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Fri Sep 30 01:49:24 SAST 2016

Wage war on the state's waste

David Shapiro | 16 February, 2016 00:10
David Shapiro. File photo
Image by: SUPPLIED

Like so many other concerned South Africans, I made a point of watching the president address the nation on Thursday.

It was a distressing event. Not because of the EFF's annoying filibustering but because it was utterly clear from President Jacob Zuma's halting delivery that he had not authored, edited or adequately rehearsed the speech. Neither was it clear that he sufficiently grasped the gruelling economic and political situation in which this country finds itself.

While endless jokes about the presidency draw sniggers and jeers, the minister of finance's Budget next week will highlight that the path to rebuilding our economic muscle and regaining the world's respect is no longer a laughing matter. It is not whether taxes will go up; it is a question of by how much.

The fall in commodity prices, the effect of low oil prices on producer nations, a slowdown in world trade, the decline in the rand, the drought and a list of self-destructive issues that includes energy shortages, labour discord and corruption at the highest levels of government have weakened the nation's tax base.

The Treasury could probably moderate tax increases, filling the gap between revenue and expenditure with further borrowings. But the higher our debt, the greater the portion of tax collections that will be required to finance interest payments, slashing the amounts available to fund education, health, policing and other essential services vital to economic growth and the generation of jobs.

In an economy overburdened by worrisome unemployment, rising interest rates and feeble growth prospects, the minister is conscious that increasing tax rates beyond a certain point becomes counterproductive.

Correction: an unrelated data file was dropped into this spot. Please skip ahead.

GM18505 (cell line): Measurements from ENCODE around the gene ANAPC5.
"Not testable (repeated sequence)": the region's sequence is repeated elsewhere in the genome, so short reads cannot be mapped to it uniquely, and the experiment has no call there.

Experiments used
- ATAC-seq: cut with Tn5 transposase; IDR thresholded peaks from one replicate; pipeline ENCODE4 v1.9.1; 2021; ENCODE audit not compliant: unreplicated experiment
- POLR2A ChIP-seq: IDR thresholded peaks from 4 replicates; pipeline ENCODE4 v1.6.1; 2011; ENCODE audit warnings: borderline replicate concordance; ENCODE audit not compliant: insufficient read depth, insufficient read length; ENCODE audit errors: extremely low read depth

Taxes discriminate against the productive in favour of the non-productive. This is especially relevant in South Africa, with the current administration's woeful standards of governance and tardy record of maintaining infrastructure.

But if ever the government needed to encourage the industrious to yield more, it's now.

The heavy falls in global stock markets since the beginning of the year underscore the dwindling of confidence in the outlook for world growth, raising doubts that the radical stimulation introduced by the world's leading central bankers to overcome the after-effects of the "great financial crisis" will achieve their goals.

The uncertainty has been intensified by turmoil in the oil markets, in which tumbling prices have increased concerns about the effect of diminished revenues on the stability of oil-producing countries such as Saudi Arabia, Nigeria and Venezuela.

China, too, is proving no help to world trade as it transitions from being a chronic devourer of raw materials to an economy pushing services and domestic consumption.

Our desperate economic circumstances give Minister of Finance Pravin Gordhan limited latitude to overload an already stretched tax base.

He has no alternative but to wage war on the extravagances and waste that have crept into government services, sanctioned by years of inattention and imprudence.

According to the auditor-general, every year billions of rands of taxpayers' money are misappropriated, unaccounted for or allocated to hopeless projects. This behaviour can't continue with impunity, especially when the fiscus is scratching for every cent.

But our problem is that we're relying on the team that led us into the swamp to guide us out.

We're all in for some pain, but how we share it is optional.

So, only when ministers swop their X6s for Toyotas and their Paul Smith suits for EFF overalls will I believe that we're finally making progress.

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